Interview with Nomi Prins on financial meltdown
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10/30/09 Mary Glenney
WMNF Drive-Time News Friday | Listen to this entire show:

The new book by Nomi Prins is called It Takes a Pillage: Behind the Bailouts, Bonuses and Backroom Deals form Washington to Wall Street. She ought to know: she used to be an investment banker at Goldman Sachs.

Today, WMNF Women’s Show co-host Mary Glenney asked Prins how the real economy is brought down by the virtual economy of Wall Street executives who caused the financial crisis by using their “play money.”

Nomi Prins: “That is exactly what the situation is: it’s ‘real’ versus ‘play.’ And ‘real’ happens to be our money, it happens to be public money. It’s our deposits. It’s our interest payments on loans. That’s real cash coming in. And what the trading and all the other types of activities that banks do—because our deposits and loans are intermingled in the current types of banks that we have—is playing around. It is taking risks. It is betting with our money. And right now it’s betting with our actual money, our deposits and our loan interest, and also federal money that’s our future money. So they’re doing a lot of stuff with our money and I do think, as you mention and I mention a lot in the book and a lot of things I write, that we do need do something called reinstating Glass-Steagall. Glass-Steagall was an act in 1933 that separated commercial banks from these investment and speculative banks so that our money was protected and wasn’t used as kind of chips on the betting table. And I think that makes perfect sense as a way to stabilize things going forward. It’s not really the major theme in Washington right now.

“They talk about, ‘Well, what do we do with these too-big-to-fail institutions?’ as opposed to making them smaller, which is the obvious thing you do with something that’s too big. They’re talking about all these other kind of potential restrictions on them, and yet allowing them to stay the size they are and as intermingled with our deposits and their risk as they are. I just think that’s—that’s just wrong. There’s no way we’re going to not have another crisis in that scenario, because we haven’t fixed anything.”

Mary Glenney: “Well, that’s why I think your book is so important. Because, you know, I’m hearing the stuff coming out of Congress now and I’m waiting for Baucus—or maybe he’s already said it—that we can’t afford to do anything about this. I mean, I’m just waiting for him to say that and the Senate Finance Committee. And, you know, because already the lines are being formed: do nothing or, you know, that Volker and others—not exactly raving liberals—are saying that you’ve got to reinstate something like Glass-Steagall. And I thought it was interesting, because he was talking about regulatory—I can’t remember the word he used—but, in other words, you can’t really put regulations on these kind of people, because they frankly will kind of absorb the regulations and turn them to their benefit.”

Prins: “And they will ignore regulations. That’s why these conversations about many regulations are so annoying, because they act as if there’s something being done to contain the risk that was taken. And, in fact, it’s really cosmetic. And, you’re right, banks will found their way around it. However, if you really segregate the banking industry, and you disallow companies to trade that are also dealing with commercial deposits, or at least you severely limit their ability to trade, that’s actual regulation. That actually gets you somewhere and that is something that Volker has—Paul Volker, former chairman of the Federal Reserve—has indicated. And every time he says something, the White House kind of distances itself and says, “No, no, no.” It’s like, “We don’t really want to go there.” And, yet, he makes perfect sense. He’s always made perfect sense. He was against the repeal of Glass-Steagall when it happened 10 years ago. He’s always indicated, and even when he was chairman of the Fed, that there were problems with mixing these different types of financial services in the same institution. And there are. I mean, what more proof do you need than a 14 trillion subsidization of the industry? It’s like if the rest of Congress, and the president, and the treasury secretary don’t get it now, or refuse to understand it now, I don’t know what it would take.”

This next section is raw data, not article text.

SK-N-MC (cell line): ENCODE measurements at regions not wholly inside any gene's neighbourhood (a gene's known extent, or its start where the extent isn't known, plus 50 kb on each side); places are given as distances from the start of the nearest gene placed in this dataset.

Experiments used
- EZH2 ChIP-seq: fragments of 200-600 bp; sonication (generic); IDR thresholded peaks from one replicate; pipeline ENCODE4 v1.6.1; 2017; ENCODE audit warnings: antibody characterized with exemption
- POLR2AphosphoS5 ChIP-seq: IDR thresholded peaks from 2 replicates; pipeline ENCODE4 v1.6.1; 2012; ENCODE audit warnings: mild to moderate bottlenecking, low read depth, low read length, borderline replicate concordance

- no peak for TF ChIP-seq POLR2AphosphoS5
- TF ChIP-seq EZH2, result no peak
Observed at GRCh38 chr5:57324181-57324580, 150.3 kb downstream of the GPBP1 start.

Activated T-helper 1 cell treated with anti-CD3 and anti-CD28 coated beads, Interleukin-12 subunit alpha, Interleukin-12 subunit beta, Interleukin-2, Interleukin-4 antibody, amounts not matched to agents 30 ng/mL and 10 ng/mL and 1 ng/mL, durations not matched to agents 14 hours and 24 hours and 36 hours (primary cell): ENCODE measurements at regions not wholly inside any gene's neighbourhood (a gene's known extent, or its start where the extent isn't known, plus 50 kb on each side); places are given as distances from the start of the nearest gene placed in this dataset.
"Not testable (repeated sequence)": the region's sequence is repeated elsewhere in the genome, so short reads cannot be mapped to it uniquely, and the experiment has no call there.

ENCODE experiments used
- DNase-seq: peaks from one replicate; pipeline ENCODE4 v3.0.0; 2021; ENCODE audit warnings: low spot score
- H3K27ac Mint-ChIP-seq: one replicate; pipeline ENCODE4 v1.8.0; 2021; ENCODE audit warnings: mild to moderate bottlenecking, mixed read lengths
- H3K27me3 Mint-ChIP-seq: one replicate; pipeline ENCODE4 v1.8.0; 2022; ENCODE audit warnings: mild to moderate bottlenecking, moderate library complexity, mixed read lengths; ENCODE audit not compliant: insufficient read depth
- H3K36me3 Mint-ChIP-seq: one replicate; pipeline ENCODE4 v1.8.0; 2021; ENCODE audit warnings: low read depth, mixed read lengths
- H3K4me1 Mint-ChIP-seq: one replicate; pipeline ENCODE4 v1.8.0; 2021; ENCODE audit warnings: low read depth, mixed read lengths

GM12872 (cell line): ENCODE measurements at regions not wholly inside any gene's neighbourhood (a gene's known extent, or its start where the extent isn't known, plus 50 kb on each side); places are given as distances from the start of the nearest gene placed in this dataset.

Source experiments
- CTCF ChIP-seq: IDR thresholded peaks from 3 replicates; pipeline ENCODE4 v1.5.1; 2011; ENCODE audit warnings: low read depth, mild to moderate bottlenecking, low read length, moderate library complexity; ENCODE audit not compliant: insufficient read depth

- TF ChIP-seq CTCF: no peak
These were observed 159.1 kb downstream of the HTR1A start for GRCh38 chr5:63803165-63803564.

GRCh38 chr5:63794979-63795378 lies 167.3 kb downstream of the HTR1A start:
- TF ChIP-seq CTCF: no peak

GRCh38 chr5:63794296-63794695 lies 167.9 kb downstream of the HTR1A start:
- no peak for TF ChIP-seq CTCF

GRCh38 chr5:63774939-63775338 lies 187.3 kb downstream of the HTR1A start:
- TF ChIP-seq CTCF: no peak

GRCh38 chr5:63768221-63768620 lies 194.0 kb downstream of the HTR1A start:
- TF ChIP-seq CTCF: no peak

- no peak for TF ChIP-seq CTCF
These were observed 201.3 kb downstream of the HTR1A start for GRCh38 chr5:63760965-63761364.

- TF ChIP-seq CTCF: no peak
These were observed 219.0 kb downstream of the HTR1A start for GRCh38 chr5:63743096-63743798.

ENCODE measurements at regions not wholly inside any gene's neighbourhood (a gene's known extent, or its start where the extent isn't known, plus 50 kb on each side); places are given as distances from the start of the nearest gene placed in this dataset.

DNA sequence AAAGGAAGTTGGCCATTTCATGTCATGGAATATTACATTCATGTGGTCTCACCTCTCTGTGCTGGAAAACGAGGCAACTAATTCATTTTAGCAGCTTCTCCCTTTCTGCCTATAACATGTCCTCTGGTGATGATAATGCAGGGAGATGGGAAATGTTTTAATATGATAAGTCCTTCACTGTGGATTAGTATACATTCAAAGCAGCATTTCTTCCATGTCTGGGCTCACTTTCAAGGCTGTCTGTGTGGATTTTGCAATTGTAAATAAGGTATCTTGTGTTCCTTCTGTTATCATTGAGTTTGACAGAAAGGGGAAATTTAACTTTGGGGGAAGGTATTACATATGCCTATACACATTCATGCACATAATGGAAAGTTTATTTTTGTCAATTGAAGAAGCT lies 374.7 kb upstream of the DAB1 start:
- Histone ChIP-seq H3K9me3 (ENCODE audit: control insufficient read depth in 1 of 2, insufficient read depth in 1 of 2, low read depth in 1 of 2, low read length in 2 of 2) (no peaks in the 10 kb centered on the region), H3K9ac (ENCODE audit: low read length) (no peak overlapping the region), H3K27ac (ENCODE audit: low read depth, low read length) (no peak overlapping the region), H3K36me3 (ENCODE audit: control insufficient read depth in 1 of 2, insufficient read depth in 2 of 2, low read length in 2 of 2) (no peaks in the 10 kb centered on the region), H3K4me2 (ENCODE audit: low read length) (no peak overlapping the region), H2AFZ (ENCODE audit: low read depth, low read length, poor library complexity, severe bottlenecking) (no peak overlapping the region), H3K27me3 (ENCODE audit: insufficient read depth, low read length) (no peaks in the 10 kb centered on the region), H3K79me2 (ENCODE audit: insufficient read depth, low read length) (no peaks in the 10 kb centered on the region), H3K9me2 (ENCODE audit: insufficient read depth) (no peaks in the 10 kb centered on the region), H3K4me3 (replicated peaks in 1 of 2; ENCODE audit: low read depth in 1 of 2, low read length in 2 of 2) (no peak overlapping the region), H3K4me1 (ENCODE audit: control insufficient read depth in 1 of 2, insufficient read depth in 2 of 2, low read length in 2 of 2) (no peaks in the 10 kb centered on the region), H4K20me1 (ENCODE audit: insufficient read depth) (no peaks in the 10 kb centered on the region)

Glenney: “I don’t either, but I know it’s going to take something. And it’s certainly going to take the kind of information that you have in your book, It Takes a Pillage. Because I think when people actually understand what happens—and not only that, they’re losing their jobs, they’re losing their houses. You know, they don’t have adequate health care. There’s really, there’s no bottom in sight, yet, for the little people here. And I think that’s frightening. And, you know, when Congress is talking about what to do about this, our voices have got to be heard.”

Prins: “Yes. We have to keep on being heard and we have to keep on being loud. And we have to keep on letting the Congress people that we know—and, actually, you know, one for example is Democratic Representative Alan Grayson from Florida Congressman Alan who are saying some very logical things and trying to push for change. And, it’s important for other people in Congress see that they have support from their constituents, because that makes them think about what they should say and the kind of support they could then get in return from their constituents. Congress is like high school. I mean, it’s sort of like, if someone’s popular, then other people kind of migrate. If someone’s not popular, they sort of go away from them. You know, and so you just need to help.”

You can hear this interview in its entirety tomorrow morning on 88.5 FM beginning at 10 am.

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